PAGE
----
DfE may say that threats in the past of mass withdrawals from ITE have been overstated. There was a real risk in 2011 that HEIs would pull out because of the expansion of SCITT and School Direct provision. In fact, HEIs engaged with the new structures, making School Direct the success it is in some cases, and working in partnership with SCITTs. The same opportunities do not seem to be present under the current proposals.

Why would ITE providers choose to withdraw from the market? The intention, not always unstated, is that DfE would like some of them to do just that. Others will withdraw because of the loss of autonomy or control they would face, because of the likelihood of being forcibly subsumed within larger partnerships, because of the increased costs that would be associated with ITE and because of the complexities, costs and uncertainties associated with accreditation and reaccreditation processes.

And what of the schools that are involved in ITE partnerships, those bedrocks of the current system? Partnerships between accredited ITE providers and schools have been at the heart of ITE provision in England since the early 1990s. The DfE blithely assumes that schools will be content to break away from existing partnerships that have evolved on the basis of mutual trust and shared ownership and enter into quasi-contractual relationships with other, potentially distant, providers. Add to this the extra burdens schools will face because of the extra time student teachers will spend in school and the need for mentors to take time out of school to train, they may well be tempted to withdraw from ITE altogether. Do not forget that schools are already under significant pressure, even before the ECF comes fully on stream, and may well choose to focus on their core work of educating children. The fewer schools there are involved in ITE, the fewer placement opportunities there will be. There fewer placement opportunities there are, the fewer student teachers that will be recruited. The fewer student teachers there are, the fewer teachers there will be in school in the future. It is as simple as that.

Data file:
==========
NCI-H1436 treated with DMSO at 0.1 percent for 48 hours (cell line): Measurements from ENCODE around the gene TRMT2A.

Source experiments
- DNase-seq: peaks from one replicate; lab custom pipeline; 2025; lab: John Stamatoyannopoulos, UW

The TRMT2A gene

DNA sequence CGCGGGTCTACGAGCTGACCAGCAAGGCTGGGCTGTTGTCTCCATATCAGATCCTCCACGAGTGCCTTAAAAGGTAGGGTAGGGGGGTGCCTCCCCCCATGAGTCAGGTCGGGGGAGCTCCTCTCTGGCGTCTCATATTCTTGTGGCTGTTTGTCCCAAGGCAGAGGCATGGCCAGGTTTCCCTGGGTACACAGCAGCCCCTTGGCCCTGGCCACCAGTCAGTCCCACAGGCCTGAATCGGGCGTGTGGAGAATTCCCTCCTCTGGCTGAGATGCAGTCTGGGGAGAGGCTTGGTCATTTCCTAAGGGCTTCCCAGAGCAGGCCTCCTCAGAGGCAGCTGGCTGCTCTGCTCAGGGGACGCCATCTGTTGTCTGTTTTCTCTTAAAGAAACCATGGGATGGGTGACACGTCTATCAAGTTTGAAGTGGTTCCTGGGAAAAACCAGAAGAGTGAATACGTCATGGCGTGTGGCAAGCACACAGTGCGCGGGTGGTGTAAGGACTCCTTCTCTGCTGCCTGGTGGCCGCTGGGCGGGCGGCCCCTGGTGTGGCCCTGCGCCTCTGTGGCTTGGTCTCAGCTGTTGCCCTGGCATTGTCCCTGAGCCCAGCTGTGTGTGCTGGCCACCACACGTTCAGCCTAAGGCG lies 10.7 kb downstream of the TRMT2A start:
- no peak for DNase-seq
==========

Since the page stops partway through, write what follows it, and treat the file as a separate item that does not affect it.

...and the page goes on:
This Market Review has had the potential for disruption written all over it since its inception. Words of caution have been ignored. We are standing at a cliff edge. DfE must see sense and turn away now.

James Noble-Rogers